Fri | Jun 5, 2020

South Camp juveniles impress OAS

Published:Monday | March 5, 2018 | 12:00 AMChristopher Serju/ Gleaner Writer
One of the girls who benefited from training by the National Youth Orchestra shows off her skills during a musical recital by wards of the institution.
Pearnel Charles Jr (left), state minister for security, pays close attention as Superintendent Maulette White speaks about the improved infrastructure has resulted in additional services being offered to the young girls remanded at the South Camp Juvenile Correctional and Remand Centre, under the New Path programme. Also taking part in the familiarisation tour are Ina Hunter (second left), commissioner of corrections, and Ambassador Nestor Mendez, assistant general secretary of the Organization of American States.

Ambassador Nestor Mendez, assistant secretary general of the Organization of American States (OAS), made it abundantly clear on Monday that he was very impressed with the impact of the New Path project, during a visit to the South Camp Juvenile Correctional and Remand Centre for Girls.

"I have had the opportunity to see many projects implemented by the OAS across the Americas," said Mendez. "Many projects that have to do with youth and vulnerable populations, and I have to tell you that I am very impressed, and I am very moved. I want to congratulate the staff but, most of all, the young people who are participating in these programmes."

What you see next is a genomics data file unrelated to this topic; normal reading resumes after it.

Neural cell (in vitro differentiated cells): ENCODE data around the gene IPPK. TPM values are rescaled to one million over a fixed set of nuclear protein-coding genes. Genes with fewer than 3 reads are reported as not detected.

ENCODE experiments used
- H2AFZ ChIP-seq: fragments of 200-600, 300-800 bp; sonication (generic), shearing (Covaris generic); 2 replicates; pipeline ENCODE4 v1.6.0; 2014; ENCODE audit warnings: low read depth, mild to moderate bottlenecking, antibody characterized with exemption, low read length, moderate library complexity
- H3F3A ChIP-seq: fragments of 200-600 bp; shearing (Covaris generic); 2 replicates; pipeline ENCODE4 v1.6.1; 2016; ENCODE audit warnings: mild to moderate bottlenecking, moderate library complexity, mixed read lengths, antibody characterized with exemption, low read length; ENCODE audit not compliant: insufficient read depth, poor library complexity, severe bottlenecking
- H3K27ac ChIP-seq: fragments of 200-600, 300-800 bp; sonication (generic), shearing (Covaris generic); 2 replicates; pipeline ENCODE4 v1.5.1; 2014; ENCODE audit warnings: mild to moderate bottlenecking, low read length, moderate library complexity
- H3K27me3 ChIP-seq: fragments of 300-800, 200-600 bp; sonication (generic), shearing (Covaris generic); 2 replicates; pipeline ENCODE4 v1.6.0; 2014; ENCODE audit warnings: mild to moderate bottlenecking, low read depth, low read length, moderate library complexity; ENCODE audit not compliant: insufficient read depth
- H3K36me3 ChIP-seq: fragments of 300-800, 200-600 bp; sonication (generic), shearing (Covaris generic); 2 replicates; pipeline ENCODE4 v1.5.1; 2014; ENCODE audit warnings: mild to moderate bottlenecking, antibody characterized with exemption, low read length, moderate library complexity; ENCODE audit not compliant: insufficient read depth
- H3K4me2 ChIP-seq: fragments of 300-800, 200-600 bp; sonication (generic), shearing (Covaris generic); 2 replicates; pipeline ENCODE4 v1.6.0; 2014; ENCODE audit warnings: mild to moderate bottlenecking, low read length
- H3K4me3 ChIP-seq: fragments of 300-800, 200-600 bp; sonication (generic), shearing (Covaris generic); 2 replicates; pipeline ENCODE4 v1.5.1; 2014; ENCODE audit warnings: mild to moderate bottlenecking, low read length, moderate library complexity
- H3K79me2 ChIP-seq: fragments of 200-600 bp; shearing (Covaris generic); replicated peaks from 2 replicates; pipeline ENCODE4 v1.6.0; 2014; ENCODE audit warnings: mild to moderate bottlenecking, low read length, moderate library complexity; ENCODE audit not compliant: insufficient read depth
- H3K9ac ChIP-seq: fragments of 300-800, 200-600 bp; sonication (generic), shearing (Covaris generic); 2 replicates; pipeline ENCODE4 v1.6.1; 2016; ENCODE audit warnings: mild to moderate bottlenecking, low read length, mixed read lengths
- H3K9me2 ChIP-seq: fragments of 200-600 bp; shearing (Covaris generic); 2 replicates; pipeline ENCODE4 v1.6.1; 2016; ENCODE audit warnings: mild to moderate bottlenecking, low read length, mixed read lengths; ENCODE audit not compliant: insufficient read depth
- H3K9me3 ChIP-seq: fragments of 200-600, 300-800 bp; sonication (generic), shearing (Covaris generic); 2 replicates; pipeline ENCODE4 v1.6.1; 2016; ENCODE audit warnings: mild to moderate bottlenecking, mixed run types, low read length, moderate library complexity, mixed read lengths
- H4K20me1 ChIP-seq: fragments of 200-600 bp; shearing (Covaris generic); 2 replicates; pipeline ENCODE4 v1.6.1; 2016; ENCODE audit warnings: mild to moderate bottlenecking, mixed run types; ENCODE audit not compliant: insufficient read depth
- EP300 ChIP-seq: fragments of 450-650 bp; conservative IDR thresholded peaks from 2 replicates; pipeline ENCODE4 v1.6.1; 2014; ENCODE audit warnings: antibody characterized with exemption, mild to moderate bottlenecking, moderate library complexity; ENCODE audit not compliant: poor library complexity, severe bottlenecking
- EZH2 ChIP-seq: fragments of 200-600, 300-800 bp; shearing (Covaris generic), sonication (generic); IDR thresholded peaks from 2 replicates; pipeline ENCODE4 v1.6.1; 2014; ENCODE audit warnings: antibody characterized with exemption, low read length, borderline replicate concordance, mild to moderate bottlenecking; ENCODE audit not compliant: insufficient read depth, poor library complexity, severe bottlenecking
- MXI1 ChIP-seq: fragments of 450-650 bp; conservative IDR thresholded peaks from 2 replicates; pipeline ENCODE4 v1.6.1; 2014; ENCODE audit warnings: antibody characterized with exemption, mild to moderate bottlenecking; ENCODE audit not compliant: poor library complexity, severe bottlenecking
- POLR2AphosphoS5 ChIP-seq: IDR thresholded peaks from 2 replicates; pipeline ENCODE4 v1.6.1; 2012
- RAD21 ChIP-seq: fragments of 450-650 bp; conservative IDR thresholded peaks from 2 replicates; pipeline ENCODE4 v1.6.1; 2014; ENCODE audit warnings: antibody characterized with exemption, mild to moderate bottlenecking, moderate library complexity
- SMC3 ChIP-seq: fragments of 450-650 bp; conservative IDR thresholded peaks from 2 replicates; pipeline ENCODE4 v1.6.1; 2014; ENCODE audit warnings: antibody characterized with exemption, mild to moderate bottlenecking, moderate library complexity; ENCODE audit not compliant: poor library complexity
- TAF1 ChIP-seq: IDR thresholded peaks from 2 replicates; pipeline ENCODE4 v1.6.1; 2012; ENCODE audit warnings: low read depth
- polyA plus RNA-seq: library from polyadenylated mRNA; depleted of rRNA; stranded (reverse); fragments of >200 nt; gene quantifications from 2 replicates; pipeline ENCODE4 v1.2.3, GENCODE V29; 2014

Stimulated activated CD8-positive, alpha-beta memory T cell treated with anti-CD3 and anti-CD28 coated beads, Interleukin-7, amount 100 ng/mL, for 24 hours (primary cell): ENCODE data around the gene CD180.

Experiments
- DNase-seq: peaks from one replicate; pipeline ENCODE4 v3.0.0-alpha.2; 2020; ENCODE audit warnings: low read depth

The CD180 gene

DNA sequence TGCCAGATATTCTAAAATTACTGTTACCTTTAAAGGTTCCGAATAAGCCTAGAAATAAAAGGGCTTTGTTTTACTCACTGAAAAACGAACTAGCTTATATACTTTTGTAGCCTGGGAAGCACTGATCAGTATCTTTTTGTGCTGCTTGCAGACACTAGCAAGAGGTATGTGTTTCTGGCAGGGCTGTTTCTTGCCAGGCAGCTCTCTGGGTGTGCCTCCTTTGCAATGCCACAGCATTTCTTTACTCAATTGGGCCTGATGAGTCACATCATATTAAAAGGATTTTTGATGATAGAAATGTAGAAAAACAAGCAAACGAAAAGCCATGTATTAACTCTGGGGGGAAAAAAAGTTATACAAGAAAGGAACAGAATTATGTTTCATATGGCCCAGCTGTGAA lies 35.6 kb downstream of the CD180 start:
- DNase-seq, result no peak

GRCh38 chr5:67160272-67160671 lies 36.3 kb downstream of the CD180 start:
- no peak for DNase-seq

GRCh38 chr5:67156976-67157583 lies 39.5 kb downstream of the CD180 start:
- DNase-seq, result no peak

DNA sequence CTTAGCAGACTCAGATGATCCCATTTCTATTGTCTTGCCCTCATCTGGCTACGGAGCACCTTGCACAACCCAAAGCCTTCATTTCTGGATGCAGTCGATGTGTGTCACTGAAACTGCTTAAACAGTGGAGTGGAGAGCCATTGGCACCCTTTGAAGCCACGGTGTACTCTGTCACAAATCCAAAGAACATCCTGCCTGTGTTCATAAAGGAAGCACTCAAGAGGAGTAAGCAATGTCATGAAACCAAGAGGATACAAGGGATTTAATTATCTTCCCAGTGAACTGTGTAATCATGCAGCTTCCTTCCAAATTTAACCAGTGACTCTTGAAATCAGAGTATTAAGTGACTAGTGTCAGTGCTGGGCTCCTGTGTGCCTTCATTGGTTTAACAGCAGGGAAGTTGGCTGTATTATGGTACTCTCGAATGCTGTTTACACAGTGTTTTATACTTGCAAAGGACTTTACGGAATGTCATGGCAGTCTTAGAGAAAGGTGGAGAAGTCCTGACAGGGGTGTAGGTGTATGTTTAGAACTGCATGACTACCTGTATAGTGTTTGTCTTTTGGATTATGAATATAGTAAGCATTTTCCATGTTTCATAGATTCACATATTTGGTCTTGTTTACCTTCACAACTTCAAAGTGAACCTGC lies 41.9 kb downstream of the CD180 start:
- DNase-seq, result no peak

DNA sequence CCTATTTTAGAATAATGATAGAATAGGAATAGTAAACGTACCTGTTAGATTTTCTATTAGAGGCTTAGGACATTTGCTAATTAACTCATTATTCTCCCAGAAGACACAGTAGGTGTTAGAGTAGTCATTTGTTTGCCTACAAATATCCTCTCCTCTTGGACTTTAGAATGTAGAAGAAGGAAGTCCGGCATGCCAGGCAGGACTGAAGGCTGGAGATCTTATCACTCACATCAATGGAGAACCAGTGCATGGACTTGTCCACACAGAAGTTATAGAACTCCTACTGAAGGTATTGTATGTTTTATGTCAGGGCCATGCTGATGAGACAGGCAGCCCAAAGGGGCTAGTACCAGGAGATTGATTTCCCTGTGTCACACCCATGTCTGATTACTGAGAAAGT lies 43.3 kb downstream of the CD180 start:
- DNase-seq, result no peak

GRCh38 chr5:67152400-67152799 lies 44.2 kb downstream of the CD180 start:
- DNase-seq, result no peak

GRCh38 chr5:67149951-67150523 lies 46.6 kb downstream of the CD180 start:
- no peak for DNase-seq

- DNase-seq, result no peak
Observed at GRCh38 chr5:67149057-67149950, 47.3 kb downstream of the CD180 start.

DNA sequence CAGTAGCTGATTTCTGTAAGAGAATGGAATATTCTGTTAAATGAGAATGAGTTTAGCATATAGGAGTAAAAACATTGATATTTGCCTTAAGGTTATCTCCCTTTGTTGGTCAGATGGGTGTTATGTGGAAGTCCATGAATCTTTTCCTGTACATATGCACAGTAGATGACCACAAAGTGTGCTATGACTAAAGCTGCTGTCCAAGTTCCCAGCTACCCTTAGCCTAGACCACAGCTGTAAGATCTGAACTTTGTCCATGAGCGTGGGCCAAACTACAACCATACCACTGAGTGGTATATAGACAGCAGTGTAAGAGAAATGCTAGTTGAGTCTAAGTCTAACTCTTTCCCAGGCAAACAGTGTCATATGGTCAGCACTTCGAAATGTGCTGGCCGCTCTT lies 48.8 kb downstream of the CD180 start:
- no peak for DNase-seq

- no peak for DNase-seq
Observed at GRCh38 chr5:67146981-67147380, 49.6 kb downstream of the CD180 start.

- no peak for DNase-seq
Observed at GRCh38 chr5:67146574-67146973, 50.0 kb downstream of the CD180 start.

The ambassador led a delegation comprising representatives of other support agencies for A New Path: Promoting a Healthy Environment and Productive Alternatives for Juvenile Remandees and Offenders in Jamaica to get a first-hand take on the activities and their impact on the target audience.

Jamaica is among the member states of the OAS selected for participation in the regional initiative to reduce recidivism and, ultimately, crime and violence by improving the quality of, and access to, reintegrations services, technical training and individualised psychosocial/emotional services for detainees in juvenile institutions. The project is made possible by the United States Agency for International Development and implemented in collaboration with the Trust for Americas, a non-profit affiliate of the OAS.




Guided by superintendent in charge of the institution, Maulette White, the delegation visited the medical centre, the OAS Counselling Room, multi-purpose playing field and canteen, before settling in to the renovated chapel with partitions to facilitate two classrooms - all of which had been renovated/retrofitted under A New Path. It was there that the youngsters provided some insight into their progress during a musical recital showcasing skills on the clarinets, drums, violins and recorders, before going through a yoga routine. During the round-table discussion which followed, the teenagers spoke about how the activities had and continue positively impacted their minds and bodies.

For this, they won the respect and admiration of Mendez.

"Perhaps you didn't choose to be here, but the fact that you're here and you're making use of this opportunity to turn your lives around speaks to the kind of individuals, the individual fortitude, the value of your person as a citizen of Jamaica. I want to congratulate you on behalf of the Organisation of American States," he said.